Insurer wins third-party liability claim against road-rager

Distorted image of the head of a road rager driving a car

An insurer successfully brought a third-party liability claim against a road-rager who was found to be 50% responsible for an accident between two other vehicles as a result of his threatening actions.

The insurers were not named in the Court of Appeal for Ontario decision, Moran v. Fabrizi, released Jan. 16, 2023.

Essentially, the Appeal Court upheld a trial judge’s ruling that “but for” the threatening behaviour of the road rager, Dennis G. K. Chu, the collision between the two other vehicles would not have happened.

“In my view, on the balance of probabilities, the accident would not have occurred but for Chu’s conduct,” the trial judge wrote in a ruling cited by the Court of Appeal. “Had Chu not pulled up next to the Buick, exited his vehicle, and verbally threatened [Ottavio] Fabrizi, I find that Fabrizi would have had a clear path to either proceed on Perivale Road, or turn right onto Rathburn Road.

“Whether or not Fabrizi’s car was pinned against the [right hand] curb lane, he none the less felt an increased, necessary urge to leave the scene as soon as possible and escape the threatening atmosphere caused by Chu, whose conduct was necessary to ultimately bring about the plaintiff [Tate Moran]’s injuries.”

On Oct. 9, 2008, Roberta Beriault was driving eastbound on Perivale Road in Toronto, as described by CanLii Connects author and civil lawyer Edward Conway, citing court documents. Beriault approached the Perivale-Rathburn Road intersection from the west. She saw Chu’s vehicle oddly stopped in a diagonal way on Perivale. She proceeded through the intersection when this happened.

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Meanwhile, Danielle Scire, Fabrizi’s passenger, described what happened leading up to this point, as cited by the Appeal Court. “Fabrizi passed Chu, who was driving very slowly on a residential street,” the court found. “This enraged Chu, who caught up with Fabrizi and tried to stop him in order to accost him…

“Scire says that she and Fabrizi locked the doors and windows. Chu took off his sweater and was wearing a ‘wife beater’ tank top. He was swearing, yelling, and punching and hitting [Fabrizi’s] Buick.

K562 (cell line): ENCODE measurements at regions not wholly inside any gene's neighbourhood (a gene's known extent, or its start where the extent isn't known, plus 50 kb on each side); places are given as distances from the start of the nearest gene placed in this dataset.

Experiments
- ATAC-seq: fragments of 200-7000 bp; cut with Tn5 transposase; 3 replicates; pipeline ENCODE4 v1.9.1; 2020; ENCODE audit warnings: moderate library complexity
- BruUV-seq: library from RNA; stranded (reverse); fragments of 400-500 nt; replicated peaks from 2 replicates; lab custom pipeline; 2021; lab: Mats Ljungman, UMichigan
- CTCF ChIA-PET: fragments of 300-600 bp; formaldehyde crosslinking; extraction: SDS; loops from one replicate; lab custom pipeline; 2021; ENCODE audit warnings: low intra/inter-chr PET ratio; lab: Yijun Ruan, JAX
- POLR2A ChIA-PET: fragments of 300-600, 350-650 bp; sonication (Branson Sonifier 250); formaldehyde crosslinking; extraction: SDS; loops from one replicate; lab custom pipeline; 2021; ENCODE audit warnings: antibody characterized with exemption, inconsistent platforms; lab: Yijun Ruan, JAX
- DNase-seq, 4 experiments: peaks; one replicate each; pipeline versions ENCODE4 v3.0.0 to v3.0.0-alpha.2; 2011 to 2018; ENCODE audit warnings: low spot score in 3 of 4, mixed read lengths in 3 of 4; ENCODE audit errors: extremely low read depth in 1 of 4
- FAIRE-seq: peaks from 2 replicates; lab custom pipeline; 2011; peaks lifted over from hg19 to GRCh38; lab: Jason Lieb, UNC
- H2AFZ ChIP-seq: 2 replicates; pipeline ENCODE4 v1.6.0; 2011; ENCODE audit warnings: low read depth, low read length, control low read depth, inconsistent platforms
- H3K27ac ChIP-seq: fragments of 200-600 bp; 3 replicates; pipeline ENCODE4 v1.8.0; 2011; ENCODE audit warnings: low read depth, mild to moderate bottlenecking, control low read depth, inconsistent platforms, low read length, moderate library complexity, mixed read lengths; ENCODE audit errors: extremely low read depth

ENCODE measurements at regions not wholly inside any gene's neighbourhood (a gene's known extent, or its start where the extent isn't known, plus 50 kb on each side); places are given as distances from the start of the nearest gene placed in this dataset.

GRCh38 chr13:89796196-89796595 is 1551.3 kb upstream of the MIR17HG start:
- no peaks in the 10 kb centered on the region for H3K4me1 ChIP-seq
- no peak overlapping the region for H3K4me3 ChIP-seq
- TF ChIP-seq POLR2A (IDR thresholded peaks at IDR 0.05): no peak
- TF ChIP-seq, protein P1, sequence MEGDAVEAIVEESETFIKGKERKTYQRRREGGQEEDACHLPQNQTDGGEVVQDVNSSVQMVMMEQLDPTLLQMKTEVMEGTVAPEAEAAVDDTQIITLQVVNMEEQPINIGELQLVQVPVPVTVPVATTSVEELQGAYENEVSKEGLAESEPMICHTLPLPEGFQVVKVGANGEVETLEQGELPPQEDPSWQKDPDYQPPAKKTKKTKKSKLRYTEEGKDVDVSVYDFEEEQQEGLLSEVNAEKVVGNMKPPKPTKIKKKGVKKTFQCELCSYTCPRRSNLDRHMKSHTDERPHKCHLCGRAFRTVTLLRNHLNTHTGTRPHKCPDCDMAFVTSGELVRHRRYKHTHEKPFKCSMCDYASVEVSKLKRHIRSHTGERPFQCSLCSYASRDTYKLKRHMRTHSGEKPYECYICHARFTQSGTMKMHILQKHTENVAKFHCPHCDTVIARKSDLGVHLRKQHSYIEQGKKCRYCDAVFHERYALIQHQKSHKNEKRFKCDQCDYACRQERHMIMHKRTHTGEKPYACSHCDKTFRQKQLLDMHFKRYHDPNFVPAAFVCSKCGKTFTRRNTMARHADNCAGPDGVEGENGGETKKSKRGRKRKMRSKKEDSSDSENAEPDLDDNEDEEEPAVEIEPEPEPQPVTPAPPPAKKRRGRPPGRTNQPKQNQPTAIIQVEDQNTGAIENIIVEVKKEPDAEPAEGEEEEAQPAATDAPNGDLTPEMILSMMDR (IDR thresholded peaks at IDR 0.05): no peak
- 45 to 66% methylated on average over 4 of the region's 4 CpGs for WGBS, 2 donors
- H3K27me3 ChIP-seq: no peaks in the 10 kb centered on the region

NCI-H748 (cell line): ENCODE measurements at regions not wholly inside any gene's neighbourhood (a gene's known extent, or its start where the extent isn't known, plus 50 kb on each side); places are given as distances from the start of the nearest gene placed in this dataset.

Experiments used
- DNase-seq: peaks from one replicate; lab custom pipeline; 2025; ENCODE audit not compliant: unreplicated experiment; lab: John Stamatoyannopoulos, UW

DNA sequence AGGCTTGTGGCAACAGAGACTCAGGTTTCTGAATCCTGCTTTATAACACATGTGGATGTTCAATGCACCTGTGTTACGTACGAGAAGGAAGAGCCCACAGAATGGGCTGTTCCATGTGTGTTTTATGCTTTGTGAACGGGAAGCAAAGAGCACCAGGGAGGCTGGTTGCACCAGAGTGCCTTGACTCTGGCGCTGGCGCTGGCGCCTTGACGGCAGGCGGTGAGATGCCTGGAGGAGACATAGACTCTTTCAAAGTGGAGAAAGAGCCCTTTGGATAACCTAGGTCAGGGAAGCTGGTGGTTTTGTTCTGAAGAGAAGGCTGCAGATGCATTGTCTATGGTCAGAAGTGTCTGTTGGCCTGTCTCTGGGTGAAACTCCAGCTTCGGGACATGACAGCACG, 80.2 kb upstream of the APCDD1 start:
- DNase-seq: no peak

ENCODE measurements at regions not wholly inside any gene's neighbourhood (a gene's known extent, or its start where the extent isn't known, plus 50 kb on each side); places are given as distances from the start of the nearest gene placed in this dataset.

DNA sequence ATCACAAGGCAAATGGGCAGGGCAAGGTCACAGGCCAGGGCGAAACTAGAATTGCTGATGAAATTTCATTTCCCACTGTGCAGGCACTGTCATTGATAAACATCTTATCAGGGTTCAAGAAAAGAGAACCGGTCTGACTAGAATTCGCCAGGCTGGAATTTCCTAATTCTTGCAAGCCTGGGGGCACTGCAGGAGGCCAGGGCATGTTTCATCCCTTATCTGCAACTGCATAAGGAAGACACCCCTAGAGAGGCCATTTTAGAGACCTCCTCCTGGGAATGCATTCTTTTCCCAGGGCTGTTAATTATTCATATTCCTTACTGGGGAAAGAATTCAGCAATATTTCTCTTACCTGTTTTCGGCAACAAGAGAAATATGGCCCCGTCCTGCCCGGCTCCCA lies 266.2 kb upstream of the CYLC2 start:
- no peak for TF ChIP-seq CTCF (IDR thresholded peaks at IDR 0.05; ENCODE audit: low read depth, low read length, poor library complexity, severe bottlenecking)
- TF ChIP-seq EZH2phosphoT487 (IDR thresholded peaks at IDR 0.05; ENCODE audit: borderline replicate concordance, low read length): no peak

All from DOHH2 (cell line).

“There is ample evidence in the record before the court to find that Chu verbally assaulted Fabrizi and threatened him with violence. Scire gave evidence that she was ‘freaking out,’ as she was a young, 18-year-old girl being screamed at and threatened by what she described to be a muscular, agitated man. Scire testified that she was pleading with Fabrizi to leave the scene as soon as possible. No doubt this contributed to Fabrizi’s state of mind as he drove away from the scene and struck the minivan.”

Fabrizi drove his car around Chu’s vehicle on the left, entered the intersection, and tried to turn right eastbound. Fabrizi’s Buick struck the Beriault minivan, injuring the passenger (and plaintiff) Tate Moran.

“Fabrizi’s insurer settled with the plaintiff for $220,000,” Conway observed. “Fabrizi’s insurer properly third-partied Chu into the case as a contributing cause of the event…

“Was Chu, who remained standing at the intersection laughing, responsible for this injury?”

Chu (and his insurer) argued two things.

First, he said Fabrizi’s own actions in responding to Chu’s aggression was an intervening act that broke the causal link between Chu’s actions and Moran’s injuries. In other words, Fabrizi alone decided to enter into the intersection, which caused the crash with the Ingleson vehicle, thereby making him 100% responsible for the injury to Tate Moran. Chu said his threats were not so dire as to excuse Fabrizi for not acting reasonably in accordance with the standard of care of a reasonable motorist.

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Second, Chu took issue with the trial judge’s finding that, even if the “but for” causation test did not apply in this case, Chu was nonetheless 50% responsible because of the “material contribution” test. In other words, Chu’s threats made a “material contribution” to the crash.

The Appeal Court agreed with Chu on the second point, but that did not help him. The Court for Appeal found the trial judge did not need to bring in the “material contribution” test because it was “superfluous.” Chu was 50% responsible under the proper “but for” causation test.


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